To get the very hi-key look, I expose correctly, then bump the ISO by two stops. Sometimes I stop will do it, but usually two stops. You will then need to bring back some saturation and contrast in post, but not much.
I had the good fortune to participate in a photo shoot located at a local printing shop. The organizer had arranged for 3 models: April, Cass and Al Isha. I’ve included a fun photo from each of the models. That is Cass ‘thrown away’ in the recycling bin. I can just hear the shop foreman: “who threw away a perfectly good apprentice!”
Inspired by the vision of a grimy and dirty industrial shop, I aimed for gritty. I made sure the lighting generated harsher shadows and the backgrounds were less exposed compared to the subject.
The phrase ‘the best camera is the one you have’ is very true. However in this case, I had my trusty and well-loved Canon 50D in my hands when I spotted this opportunity.
I’m not saying I didn’t put the camera down at a future point, so get that thought out of your mind. My intent was solely to capture the image. And given that it was in a mechanic’s hop, I decided it needed to be grungy to fit the whole cliché. In reality, the bathroom is very clean. But after a short bit of post-processing, reality is twisted into a dirty, grungy and less savoury scene: all which was in the photographer’s mind and intent.
I hope you like it. I don’t think Standard will be beating down my door to license the photo.
Capturing those magazine ‘studio’ shots with a car isn’t too technically challenging: just a lot of work if you only have one small light.
Photographing an automobile takes a lot of work to make even a simple shot look good. In a low-key shoot, you can’t just point a light at the car as you can with a model. You need to aim the light so that the reflection bounces off the car and is seen by the camera. And ideally you want these reflections to highlight the lines and detail of the car.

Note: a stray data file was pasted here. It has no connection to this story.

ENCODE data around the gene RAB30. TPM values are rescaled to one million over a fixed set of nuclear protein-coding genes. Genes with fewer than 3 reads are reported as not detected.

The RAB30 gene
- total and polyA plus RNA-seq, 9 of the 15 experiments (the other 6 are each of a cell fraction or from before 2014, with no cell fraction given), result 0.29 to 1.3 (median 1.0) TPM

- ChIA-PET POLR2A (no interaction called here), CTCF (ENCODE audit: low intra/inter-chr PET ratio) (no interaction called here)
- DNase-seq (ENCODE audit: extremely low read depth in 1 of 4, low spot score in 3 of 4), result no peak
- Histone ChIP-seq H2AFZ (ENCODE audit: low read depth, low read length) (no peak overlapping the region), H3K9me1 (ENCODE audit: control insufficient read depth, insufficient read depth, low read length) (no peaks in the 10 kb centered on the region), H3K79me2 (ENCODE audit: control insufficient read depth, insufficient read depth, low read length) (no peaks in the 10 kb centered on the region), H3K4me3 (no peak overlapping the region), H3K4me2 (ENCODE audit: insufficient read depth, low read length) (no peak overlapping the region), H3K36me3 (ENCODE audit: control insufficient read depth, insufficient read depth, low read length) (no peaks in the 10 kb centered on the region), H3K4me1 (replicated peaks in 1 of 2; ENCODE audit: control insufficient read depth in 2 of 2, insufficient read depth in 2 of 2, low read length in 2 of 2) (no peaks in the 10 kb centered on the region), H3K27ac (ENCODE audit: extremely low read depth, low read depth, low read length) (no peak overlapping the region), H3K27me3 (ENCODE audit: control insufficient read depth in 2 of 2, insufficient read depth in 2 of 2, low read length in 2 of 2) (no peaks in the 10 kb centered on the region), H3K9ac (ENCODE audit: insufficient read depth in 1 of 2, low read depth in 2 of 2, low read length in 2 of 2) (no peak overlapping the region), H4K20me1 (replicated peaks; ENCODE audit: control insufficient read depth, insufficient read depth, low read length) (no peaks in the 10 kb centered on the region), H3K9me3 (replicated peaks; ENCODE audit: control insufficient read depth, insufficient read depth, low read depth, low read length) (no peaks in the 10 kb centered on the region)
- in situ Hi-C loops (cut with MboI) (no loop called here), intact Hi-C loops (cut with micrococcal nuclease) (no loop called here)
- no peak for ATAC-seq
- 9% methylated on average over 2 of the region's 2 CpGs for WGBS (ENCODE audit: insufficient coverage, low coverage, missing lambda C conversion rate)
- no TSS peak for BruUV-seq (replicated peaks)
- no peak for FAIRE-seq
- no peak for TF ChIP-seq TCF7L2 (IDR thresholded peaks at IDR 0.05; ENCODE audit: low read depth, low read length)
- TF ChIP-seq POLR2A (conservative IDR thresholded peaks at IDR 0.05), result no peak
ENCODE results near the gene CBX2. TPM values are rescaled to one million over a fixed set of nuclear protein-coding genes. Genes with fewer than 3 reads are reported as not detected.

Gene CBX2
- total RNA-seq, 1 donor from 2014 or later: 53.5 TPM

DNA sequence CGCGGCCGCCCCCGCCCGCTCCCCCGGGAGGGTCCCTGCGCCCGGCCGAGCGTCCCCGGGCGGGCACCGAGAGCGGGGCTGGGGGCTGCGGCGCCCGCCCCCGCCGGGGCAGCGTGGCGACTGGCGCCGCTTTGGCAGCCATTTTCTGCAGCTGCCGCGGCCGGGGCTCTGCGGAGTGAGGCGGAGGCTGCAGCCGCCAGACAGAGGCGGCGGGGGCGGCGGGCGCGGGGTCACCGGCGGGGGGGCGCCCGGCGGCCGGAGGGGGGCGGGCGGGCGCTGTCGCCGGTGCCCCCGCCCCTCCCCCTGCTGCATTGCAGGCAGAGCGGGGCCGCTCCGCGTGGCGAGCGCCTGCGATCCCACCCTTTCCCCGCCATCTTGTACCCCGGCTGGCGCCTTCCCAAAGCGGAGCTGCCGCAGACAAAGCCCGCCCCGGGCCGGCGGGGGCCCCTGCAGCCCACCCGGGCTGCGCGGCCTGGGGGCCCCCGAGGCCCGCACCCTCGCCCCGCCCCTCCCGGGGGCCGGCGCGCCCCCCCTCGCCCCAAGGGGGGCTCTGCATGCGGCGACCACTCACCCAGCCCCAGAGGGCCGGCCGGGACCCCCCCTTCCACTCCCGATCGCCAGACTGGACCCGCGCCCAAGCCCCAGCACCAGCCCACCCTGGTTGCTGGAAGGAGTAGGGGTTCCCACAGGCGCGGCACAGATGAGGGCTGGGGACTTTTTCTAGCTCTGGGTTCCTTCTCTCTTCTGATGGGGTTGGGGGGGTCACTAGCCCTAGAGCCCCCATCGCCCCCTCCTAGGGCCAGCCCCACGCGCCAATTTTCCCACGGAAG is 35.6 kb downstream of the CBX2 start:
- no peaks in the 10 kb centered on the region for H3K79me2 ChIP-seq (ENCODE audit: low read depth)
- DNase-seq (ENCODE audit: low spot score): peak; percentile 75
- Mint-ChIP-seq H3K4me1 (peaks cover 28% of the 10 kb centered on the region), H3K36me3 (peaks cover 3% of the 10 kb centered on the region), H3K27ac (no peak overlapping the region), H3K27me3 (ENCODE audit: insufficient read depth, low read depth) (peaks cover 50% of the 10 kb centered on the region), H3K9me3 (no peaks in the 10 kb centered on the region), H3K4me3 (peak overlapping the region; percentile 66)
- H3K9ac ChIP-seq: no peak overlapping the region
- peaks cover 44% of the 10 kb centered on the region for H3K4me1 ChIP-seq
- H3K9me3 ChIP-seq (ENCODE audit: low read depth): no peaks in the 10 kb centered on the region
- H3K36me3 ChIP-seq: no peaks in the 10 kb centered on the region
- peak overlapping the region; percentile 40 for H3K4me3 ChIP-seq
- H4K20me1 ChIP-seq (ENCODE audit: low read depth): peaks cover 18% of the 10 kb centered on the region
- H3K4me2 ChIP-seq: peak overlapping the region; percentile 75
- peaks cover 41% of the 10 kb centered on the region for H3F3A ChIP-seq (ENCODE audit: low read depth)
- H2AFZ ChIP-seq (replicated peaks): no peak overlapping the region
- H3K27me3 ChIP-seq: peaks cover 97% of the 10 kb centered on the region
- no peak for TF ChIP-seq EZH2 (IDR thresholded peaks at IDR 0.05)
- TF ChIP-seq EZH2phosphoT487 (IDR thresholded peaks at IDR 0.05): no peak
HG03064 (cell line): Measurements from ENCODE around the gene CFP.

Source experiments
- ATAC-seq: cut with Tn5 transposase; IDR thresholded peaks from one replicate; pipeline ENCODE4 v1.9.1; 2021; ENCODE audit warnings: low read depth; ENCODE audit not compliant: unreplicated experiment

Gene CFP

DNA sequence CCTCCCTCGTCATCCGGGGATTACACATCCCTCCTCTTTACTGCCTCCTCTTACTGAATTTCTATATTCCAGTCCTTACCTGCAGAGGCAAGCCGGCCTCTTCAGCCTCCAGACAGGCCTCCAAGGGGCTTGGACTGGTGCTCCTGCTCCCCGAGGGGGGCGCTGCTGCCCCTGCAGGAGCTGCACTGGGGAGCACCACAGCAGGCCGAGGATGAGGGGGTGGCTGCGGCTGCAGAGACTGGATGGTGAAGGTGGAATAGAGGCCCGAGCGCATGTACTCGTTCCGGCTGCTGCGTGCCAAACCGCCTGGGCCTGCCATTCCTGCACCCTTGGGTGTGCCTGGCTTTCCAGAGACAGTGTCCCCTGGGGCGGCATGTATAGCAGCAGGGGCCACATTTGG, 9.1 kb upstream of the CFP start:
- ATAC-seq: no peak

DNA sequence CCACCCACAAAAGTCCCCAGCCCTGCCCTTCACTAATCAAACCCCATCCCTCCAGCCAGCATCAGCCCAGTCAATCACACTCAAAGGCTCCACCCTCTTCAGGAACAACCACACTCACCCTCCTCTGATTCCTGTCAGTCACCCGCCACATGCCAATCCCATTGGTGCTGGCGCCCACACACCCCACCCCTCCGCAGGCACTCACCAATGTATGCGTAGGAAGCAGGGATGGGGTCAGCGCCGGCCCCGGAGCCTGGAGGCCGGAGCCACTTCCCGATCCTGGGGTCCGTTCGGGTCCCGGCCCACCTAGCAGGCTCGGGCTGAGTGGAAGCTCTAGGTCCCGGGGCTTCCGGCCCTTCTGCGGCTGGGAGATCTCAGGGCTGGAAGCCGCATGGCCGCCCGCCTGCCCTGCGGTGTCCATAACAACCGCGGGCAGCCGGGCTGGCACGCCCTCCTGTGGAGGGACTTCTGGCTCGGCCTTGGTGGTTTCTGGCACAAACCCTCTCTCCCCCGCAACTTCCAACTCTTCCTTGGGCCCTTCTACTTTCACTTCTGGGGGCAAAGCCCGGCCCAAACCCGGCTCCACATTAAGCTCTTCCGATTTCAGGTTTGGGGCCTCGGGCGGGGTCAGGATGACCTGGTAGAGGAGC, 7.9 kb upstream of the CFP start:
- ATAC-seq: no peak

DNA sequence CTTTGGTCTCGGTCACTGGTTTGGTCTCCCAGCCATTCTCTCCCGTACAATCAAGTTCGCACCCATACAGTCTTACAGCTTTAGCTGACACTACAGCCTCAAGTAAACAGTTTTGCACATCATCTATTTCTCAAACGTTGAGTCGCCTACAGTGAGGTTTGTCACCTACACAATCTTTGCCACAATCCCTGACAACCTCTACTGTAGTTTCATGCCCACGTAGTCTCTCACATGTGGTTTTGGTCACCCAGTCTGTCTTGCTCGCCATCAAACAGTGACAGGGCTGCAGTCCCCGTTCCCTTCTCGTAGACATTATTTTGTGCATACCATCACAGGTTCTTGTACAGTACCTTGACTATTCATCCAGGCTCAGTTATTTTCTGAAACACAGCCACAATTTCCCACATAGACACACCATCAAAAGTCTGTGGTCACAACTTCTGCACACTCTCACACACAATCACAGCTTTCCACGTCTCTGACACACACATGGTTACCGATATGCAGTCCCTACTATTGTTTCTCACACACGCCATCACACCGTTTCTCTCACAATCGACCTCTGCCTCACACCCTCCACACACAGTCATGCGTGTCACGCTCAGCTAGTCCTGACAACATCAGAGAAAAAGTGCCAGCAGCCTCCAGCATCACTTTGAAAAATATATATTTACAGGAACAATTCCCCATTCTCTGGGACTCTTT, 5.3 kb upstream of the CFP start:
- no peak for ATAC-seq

If you have only one or two lights, you need to take multiple exposures then combine them. With only one light, the Pontiac 440 photographed here took 21 images to capture and highlight all the lines and curves. And don’t forget the wheels and ground as well.
Combining multiple exposure images can be simplified by using an HDR (high-dynamic range) program. HDR has gotten an ugly name in the photographic world by would-be photographic snobs. In reality, with the advent of digital cameras and post-processing apps on phones, HDR images have proliferated. HDR was invented to create a larger dynamic range then cameras can accomplish in one shot. The output can be realistic or it can be exaggerated. In the second photo here, I ran my HDR program (Nik Software’s HDR Efex Pro) on the 21 images. Sometime later, I discovered the neon-style image was the ‘normal’ result. It was totally unexpected. It looks neat, but is the closest the program would get to realistic. I’m not surprised the program had difficulty, because HDR programs by their nature are designed to take images shot at _different exposure settings_ and not all with the same values. So back to the drawing-board and combining the images by hand in Photoshop.
Overall, it took 2 hours of shooting and 3 hours of post-processing to get the final image.
I’ve also added a third photo taken with a high-key style.
East Side Mario’s and the Quality Inn Arnprior have been hosting the Arnprior Canada Day Car Show for a number of years. As a result, it is a decent size with a very broad cross-section of eras and catagories of vehicles. There is very little European machinery, with that market represented by a Sprite and a Morgan. I’ll have to take the Ferrari there to really shake things up. To be honest though, the Ottawa Valley is a hotbed of hotrod tuners and there are any number of cars that have been built up from their origin as a ‘barn find’.
As with the previous post, the key to getting good images from a car show is to get in close: focus on some detail, or a shape. Try using a very shallow depth of field. Or try shooting up: there is usually much less clutter and distractions above a car.
Organized by the Jaguar Club of Ottawa, 8 of the local car clubs got together at the Aviation Museum for an all-day family-oriented event: free passes to the museum, over 90 cars from prominent european marques and lots of new friends.
When photographing cars at a car or automotive show, you will find that there are major problems to overcome: the cars are too close; there are reflections everywhere; the sun is causing major glare and washing out large sections of the cars; there are people in the way without a care in the world outside their own head (do I detect a bugbear?); and your own reflection is in the shot!